Exhibiting Success

Dancing Cranes

Dancing Cranes

I recently submitted work to the Royal Institute of Painters in Water Colours annual exhibition and was later happy to announce I’d had work accepted. One of the congratulatory replies I received raised some questions:

How do you assess if you’ve reached the standard for the more prestigious exhibitions? If your work is rejected do you keep sending in until they relent? The Art Establishment appears to be a closed-off world – can an unknown, untrained amateur ever be accepted?

Well, I don’t pretend to understand how the Establishment works, but here are a few thoughts on the subject.

Firstly, I presume that if everyone on the judging panel had heard of me and I had strings of letters after my name then that might tip the balance in my favour. Sadly, I don’t have a fine art degree, I’m certainly not a household name and I don’t know any of the judges, so I’m proof that that’s not a barrier to acceptance.

Realistically, no jury can know each artist’s background, so the individual works have to speak for themselves. I know a few artists who have served on judging panels and their philosophy is to accept work of a high technical quality that has a “fresh voice”, irrespective of the artist’s background.

Owls of Ancient Egypt

Owls of Ancient Egypt

I’d never submitted to the RI before, but I felt confident of the quality of my work and knew that the subject matter was unusual. I’d already exhibited with the SWLA, which is also part of the Federation of British Artists, so I knew my work was of a suitable standard.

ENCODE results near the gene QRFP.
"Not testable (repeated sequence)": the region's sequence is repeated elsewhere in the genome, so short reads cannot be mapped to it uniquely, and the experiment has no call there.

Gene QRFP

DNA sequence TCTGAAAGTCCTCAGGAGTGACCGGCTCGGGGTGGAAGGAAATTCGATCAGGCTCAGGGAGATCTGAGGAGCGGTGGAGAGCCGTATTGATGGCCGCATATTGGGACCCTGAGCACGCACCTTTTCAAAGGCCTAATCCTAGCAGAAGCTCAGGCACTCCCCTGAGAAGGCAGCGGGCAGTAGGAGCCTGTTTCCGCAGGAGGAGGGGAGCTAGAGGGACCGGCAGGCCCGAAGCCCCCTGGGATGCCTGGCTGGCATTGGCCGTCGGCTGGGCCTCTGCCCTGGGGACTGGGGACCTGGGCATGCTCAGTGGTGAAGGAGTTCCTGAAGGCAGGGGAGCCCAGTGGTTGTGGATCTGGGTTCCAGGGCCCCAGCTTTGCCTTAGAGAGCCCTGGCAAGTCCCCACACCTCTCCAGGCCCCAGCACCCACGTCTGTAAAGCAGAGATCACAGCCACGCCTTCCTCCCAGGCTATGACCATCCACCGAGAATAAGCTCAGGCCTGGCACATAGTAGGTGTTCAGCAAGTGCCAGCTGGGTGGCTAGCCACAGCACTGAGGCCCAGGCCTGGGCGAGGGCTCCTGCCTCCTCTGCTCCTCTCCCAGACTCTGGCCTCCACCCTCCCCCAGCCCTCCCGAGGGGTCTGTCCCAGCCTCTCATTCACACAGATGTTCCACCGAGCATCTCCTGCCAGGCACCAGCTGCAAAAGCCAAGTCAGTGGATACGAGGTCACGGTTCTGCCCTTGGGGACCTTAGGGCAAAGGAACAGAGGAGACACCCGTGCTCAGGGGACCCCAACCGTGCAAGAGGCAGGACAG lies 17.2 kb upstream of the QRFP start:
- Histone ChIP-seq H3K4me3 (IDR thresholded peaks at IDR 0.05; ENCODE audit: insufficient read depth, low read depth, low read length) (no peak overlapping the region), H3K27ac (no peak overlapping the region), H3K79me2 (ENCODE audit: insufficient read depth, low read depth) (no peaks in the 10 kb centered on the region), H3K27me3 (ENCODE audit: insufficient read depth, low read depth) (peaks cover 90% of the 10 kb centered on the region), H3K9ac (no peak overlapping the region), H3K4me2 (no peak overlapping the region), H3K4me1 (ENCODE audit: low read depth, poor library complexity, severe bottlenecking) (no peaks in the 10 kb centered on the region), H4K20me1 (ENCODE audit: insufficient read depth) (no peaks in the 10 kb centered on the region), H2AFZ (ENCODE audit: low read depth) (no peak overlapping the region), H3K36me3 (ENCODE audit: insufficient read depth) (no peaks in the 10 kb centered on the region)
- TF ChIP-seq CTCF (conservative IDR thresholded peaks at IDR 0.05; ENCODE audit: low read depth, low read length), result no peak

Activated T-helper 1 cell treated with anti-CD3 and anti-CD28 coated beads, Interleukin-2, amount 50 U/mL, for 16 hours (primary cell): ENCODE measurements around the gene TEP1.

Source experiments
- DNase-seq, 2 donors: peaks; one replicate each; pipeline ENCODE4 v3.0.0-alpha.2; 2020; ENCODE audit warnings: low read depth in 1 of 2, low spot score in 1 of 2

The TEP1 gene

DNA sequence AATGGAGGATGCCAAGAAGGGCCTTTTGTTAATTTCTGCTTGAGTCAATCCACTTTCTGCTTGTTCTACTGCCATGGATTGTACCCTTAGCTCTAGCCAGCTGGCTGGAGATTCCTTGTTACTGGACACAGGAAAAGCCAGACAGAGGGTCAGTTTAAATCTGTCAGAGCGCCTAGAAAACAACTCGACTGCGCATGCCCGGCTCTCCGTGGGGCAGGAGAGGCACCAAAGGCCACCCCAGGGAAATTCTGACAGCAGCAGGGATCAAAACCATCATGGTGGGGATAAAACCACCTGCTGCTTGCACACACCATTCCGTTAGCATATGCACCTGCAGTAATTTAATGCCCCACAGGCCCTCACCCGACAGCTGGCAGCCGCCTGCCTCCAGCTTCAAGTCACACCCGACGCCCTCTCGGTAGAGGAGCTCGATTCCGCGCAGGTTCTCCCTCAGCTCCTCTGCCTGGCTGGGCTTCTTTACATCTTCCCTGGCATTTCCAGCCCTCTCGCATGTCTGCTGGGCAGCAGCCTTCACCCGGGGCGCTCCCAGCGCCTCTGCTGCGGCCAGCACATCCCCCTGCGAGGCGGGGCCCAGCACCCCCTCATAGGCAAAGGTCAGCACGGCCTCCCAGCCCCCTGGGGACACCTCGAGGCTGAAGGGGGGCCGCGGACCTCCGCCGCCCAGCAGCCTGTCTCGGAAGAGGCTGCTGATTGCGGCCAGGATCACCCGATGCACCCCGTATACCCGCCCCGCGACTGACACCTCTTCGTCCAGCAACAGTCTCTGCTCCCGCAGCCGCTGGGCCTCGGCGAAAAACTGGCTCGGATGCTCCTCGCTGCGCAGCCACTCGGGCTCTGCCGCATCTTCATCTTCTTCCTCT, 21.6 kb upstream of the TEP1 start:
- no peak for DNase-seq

Of course rejection is horrible and it’s hard not to take it personally, but yes, artists need to keep submitting. Juries may have different members from year to year, and what suits one may not suit another.

Minimise the chance of rejection though: visit the exhibition before you enter to see the standard and type of work accepted. Many Societies have “portfolio days” when senior members view work and offer guidance to those hoping to exhibit in future years.

It’s the same as entering a local exhibition, just more expensive and with more likelihood of being rejected… but the rewards are greater too.

What are your top tips for successful submissions?

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About Jackie Garner

Wildlife artist.
This entry was posted in Art, Business of Art and tagged . Bookmark the permalink.

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